Week 18 - Create a vanishing point

In Angela Pan’s spectacular photo of the Vietnam Wall, all lines lead to the Washington Monument, creating a photo composition technique called vanishing point.

When you create a vanishing point, all the parallel lines appear to converge in the distance. It’s a great way to show depth - a 2D image now begins to have a 3D look and feel.

This should be a simple one to create once you are aware of the effect. You are looking for multiple lines to lead the eye to the same point. In some cases, that might be infinity.

Once you’ve chosen the vanishing point, where should you place your subject? In this photo, we are led to the Washington Monument, but there are times when you can place your subject opposite the leading lines. 

Imagine someone was standing in the left of this photo, right near the camera. That person would clearly be the subject, but the vanishing point would still continue behind in the distance. Nothing wrong with that.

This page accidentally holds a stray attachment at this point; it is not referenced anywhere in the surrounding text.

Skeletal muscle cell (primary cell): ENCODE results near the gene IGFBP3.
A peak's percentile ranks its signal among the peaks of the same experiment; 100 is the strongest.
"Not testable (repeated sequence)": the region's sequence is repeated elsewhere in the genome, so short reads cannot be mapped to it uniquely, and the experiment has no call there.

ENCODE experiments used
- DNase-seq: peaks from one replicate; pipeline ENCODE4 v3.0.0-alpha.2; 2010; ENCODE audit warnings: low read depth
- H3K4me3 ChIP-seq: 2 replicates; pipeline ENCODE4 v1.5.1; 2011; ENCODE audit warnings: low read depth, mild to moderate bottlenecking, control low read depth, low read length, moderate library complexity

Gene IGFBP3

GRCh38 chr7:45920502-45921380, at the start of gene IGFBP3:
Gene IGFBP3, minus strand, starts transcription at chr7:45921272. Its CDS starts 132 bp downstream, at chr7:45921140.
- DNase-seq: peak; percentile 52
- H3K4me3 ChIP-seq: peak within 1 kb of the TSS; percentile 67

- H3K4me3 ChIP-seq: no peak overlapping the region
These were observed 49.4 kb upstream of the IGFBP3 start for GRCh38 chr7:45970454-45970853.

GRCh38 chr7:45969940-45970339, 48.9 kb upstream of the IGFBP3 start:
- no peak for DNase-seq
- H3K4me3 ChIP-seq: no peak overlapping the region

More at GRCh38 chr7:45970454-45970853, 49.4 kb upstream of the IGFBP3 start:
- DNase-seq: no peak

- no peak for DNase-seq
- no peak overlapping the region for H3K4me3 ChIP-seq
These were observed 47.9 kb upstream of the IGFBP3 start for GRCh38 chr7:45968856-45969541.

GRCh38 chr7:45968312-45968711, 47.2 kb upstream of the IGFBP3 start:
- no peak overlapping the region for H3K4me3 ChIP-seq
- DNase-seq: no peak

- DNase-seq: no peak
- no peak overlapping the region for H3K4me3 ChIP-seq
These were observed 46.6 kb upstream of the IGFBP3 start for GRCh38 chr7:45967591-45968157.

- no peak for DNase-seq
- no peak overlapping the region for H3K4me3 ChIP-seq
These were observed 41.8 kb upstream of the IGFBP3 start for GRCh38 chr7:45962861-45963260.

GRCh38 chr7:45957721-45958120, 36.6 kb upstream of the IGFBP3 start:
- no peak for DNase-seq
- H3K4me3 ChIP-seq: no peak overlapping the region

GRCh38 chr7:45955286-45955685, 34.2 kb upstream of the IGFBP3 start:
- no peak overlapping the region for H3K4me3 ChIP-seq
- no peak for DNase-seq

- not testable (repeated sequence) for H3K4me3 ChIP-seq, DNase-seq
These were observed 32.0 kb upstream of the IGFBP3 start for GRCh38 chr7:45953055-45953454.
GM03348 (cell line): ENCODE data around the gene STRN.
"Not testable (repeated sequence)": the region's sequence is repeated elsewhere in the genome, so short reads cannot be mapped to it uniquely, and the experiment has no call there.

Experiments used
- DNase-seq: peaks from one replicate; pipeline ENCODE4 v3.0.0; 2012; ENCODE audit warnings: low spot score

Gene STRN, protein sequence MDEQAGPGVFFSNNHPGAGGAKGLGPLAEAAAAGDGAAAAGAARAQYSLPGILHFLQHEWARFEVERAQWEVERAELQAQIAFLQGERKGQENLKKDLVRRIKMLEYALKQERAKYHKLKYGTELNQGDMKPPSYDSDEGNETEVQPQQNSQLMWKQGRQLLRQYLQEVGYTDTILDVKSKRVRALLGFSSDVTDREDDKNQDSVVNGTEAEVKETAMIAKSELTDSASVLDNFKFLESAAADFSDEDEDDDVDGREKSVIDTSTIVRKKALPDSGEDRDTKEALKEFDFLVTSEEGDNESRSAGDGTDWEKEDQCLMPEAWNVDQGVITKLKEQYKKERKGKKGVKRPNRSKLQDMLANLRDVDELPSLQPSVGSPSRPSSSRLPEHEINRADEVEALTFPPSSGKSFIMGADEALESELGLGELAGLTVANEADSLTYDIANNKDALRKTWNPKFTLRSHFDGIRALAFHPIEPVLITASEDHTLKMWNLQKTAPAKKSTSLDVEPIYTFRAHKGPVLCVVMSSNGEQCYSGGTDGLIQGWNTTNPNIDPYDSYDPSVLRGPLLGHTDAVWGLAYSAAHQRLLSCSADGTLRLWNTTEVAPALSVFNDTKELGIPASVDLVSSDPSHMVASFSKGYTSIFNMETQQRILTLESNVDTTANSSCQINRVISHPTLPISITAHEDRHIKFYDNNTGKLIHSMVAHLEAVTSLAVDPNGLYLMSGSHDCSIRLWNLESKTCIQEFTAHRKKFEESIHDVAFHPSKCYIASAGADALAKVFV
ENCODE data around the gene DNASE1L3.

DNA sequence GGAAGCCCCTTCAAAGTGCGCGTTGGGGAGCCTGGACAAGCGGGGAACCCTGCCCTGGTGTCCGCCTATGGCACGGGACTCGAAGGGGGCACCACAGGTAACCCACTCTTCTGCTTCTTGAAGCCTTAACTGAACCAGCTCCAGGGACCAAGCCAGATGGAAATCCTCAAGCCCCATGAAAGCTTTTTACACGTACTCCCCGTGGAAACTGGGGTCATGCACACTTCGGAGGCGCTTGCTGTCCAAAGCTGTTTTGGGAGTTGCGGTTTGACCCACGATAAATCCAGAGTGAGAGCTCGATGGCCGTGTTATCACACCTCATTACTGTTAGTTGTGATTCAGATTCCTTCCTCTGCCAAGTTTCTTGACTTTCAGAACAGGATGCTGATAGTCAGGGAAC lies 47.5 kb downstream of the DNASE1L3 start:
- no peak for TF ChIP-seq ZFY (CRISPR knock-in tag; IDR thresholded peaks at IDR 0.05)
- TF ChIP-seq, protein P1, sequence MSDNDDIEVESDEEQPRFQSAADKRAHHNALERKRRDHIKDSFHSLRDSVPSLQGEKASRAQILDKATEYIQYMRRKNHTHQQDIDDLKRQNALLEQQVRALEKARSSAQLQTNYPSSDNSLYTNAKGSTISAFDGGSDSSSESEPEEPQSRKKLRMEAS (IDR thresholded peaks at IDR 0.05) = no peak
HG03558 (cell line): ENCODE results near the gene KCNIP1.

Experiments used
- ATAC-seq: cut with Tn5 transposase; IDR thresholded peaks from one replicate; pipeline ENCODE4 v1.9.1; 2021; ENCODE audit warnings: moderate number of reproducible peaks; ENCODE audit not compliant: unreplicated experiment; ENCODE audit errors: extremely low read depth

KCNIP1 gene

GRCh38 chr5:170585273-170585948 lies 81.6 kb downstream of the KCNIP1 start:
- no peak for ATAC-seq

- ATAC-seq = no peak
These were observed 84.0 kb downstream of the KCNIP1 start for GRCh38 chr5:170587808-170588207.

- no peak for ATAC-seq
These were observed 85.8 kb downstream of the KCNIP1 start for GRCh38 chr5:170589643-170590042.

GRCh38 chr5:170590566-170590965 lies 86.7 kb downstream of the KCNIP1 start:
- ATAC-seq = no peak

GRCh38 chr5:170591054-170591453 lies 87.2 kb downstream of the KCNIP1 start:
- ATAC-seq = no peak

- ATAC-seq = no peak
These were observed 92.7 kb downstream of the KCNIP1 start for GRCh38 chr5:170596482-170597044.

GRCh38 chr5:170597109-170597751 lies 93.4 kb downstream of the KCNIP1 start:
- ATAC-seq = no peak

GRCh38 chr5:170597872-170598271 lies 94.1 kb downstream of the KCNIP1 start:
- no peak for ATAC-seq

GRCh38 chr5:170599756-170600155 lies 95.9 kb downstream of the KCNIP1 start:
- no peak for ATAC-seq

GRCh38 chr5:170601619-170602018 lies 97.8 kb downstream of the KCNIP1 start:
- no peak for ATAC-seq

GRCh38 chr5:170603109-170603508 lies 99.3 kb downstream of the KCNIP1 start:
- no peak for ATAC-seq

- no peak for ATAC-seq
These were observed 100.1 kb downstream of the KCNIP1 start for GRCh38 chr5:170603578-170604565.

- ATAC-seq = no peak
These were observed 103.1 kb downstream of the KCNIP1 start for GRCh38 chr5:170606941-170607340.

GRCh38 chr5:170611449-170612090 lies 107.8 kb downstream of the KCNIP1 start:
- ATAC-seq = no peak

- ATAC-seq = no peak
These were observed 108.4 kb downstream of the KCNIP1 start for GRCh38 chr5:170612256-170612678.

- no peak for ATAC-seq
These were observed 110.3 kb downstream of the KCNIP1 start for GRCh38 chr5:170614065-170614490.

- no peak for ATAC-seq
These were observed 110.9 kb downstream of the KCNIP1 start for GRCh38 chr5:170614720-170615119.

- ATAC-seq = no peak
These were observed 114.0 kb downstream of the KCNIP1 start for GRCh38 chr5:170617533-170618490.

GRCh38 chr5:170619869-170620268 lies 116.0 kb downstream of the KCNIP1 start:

There are even times when the vanishing point happens outside the frame. We see the lines begin to converge, and it is implied they meet outside the borders of the image. Nothing wrong with that either. You get to decide. You are the artist.

Just in case you still have trouble visualizing the concept, I created a Flickr gallery with more examples. 

 

The Challenge

Create a photo where your leading lines converge at a vanishing point. You can place the subject at the vanishing point or opposite. You can even make the vanishing point outside the frame.

 

Share your images with us

Once you have a great photo, post it in the comments here or tag it #composition21 when you post it on Twitter or Flickr. Note: Just post the link to your photo, and the system will generate your preview icon.

 

Join the Composition Challenge

Sign up to join the 21-Week Composition Challenge. Every week, I'll deliver a photo challenge by email for you to shoot and share. Learn more about it or sign up below.

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Note: Angela B. Pan creates stunning HDR photography, which she showcases at www.abpan.com. She discussed how she creates her HDR images on our April 10, 2012 Free Photo Webinar.